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Designing A Senior Experience In Mechanical Engineering: Culmination Of An Undergraduate Program, Preparation For Professional Life, And Reinforcing The Foundation For Continued Learning

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2001 Annual Conference


Albuquerque, New Mexico

Publication Date

June 24, 2001

Start Date

June 24, 2001

End Date

June 27, 2001



Page Count


Page Numbers

6.342.1 - 6.342.10

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Paper Authors

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Ann Anderson

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Richard Wilk

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NOTE: The first page of text has been automatically extracted and included below in lieu of an abstract

Session 1566

Designing a Senior Experience in Mechanical Engineering: Culmination of an Undergraduate Program, Preparation for Professional Life, and Reinforcing the Foundation for Continued Learning

Richard D. Wilk and Ann M. Anderson Mechanical Engineering Department Union College Schenectady, NY


The senior experience in an undergraduate engineering program should accomplish at least three main objectives: to serve as a culmination of the undergraduate program, to prepare students to begin their professional life and to ensure that students are on a path of life-long learning. The first objective must include synthesis and application of knowledge acquired in the first three years of the program, namely application of advanced analysis techniques to design. The second objective involves exploration of important issues needed to prepare graduates for professional practice and/or graduate school. The third objective needs to instill student confidence in their ability to learn on their own. The mechanical engineering program at Union College accomplishes these goals through four complementary components of the senior year curriculum: (1) a required two term senior research/design project, (2) required capstone design courses in mechanical systems and thermal-fluid systems, (3) a required weekly senior seminar program, and (4) upper level elective courses. This paper explains these aspects of the curriculum along with the rationale and motivation for their development and provides several examples of the content of each of these components.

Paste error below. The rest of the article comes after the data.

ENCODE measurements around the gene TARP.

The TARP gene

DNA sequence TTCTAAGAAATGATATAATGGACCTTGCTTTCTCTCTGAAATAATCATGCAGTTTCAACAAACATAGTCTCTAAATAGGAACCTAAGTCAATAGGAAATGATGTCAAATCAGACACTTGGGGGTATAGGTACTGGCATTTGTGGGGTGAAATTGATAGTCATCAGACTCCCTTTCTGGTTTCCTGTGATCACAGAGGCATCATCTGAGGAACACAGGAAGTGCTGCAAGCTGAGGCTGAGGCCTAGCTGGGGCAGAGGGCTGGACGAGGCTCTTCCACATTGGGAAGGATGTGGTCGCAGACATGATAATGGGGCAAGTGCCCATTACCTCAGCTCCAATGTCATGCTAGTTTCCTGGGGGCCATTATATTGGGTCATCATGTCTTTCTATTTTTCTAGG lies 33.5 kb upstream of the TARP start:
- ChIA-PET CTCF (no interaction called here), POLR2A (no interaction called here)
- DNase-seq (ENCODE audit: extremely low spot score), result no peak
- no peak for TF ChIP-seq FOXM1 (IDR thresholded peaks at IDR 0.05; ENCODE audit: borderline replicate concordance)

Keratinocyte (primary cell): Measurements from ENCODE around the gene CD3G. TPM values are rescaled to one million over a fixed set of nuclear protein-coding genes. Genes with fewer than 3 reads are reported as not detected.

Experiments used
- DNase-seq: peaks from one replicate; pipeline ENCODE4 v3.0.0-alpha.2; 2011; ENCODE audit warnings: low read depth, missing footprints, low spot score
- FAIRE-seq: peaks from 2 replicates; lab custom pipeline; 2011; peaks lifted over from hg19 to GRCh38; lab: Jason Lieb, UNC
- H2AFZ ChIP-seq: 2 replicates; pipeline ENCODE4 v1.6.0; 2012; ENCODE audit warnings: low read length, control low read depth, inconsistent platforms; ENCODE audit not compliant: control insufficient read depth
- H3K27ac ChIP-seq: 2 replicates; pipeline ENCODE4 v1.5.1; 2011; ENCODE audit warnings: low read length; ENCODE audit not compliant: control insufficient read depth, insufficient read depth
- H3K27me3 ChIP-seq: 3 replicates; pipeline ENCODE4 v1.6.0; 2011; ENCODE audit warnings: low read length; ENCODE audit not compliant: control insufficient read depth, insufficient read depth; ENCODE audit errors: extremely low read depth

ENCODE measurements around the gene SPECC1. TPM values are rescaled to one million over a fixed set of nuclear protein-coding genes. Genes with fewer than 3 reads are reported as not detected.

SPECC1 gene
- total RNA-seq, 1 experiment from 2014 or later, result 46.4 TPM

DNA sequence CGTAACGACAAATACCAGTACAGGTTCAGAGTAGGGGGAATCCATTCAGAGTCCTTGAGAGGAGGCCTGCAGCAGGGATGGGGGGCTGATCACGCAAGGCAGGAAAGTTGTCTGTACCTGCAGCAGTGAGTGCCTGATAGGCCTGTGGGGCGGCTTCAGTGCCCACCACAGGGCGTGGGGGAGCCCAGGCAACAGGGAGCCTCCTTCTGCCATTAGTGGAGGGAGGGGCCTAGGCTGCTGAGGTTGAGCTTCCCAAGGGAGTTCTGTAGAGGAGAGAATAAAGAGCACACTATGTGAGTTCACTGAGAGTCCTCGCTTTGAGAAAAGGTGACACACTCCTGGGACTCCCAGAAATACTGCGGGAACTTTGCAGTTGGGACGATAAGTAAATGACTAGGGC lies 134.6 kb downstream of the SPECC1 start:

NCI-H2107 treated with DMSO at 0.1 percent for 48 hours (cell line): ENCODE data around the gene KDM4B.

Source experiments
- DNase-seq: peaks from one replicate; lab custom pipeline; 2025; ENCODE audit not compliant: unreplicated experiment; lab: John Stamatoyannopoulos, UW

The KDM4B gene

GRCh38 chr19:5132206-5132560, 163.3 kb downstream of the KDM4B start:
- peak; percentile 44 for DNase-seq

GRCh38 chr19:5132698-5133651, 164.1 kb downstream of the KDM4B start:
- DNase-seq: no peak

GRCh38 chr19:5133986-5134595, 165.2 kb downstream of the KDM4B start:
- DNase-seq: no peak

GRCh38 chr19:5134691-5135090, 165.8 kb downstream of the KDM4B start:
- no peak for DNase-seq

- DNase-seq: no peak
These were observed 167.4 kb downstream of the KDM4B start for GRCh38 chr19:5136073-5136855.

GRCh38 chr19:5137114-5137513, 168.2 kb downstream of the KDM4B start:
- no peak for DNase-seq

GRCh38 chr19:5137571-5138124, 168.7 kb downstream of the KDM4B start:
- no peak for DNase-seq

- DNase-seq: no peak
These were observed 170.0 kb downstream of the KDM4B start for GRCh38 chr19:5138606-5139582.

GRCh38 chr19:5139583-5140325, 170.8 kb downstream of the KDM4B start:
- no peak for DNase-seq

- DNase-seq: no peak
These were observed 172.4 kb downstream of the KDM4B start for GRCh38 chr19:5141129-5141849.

Union College is a private, predominantly undergraduate institution with principal focus on curricula in liberal arts and engineering. The mechanical engineering program is one of four engineering programs at Union College. In the early 1990’s mechanical engineering and the other engineering programs at Union College undertook a major effort to design an engineering curriculum for the 21st century. This was done with the help of a major grant from the GE Foundation (now GE Fund). Most of this effort was directed at taking advantage of the existing strengths of the technical side of the program and capitalizing on the fact that engineering is taught in a liberal arts environment at an institution with a strong international component in the curriculum. Therefore it is well-positioned to produce broadly educated engineers for the global engineering community of the 21st century. In the new mechanical engineering program there is a strong emphasis on fundamentals in both thermal/fluids and mechanics. This is reinforced by significant hands-on laboratory and design experiences in each of these areas. Communication skills and design are reinforced and practiced across the curriculum. As a college committed to liberal education, Union requires that a substantial part of each student’s education be devoted to study outside the area of the major. This is attained through a General Education Curriculum that adds breadth of learning to the expertise acquired in the major. In addition, all students are

Proceedings of the 2001 American Society for Engineering Education Annual Conference & Exposition Copyright  2001, American Society for Engineering Education

Anderson, A., & Wilk, R. (2001, June), Designing A Senior Experience In Mechanical Engineering: Culmination Of An Undergraduate Program, Preparation For Professional Life, And Reinforcing The Foundation For Continued Learning Paper presented at 2001 Annual Conference, Albuquerque, New Mexico.

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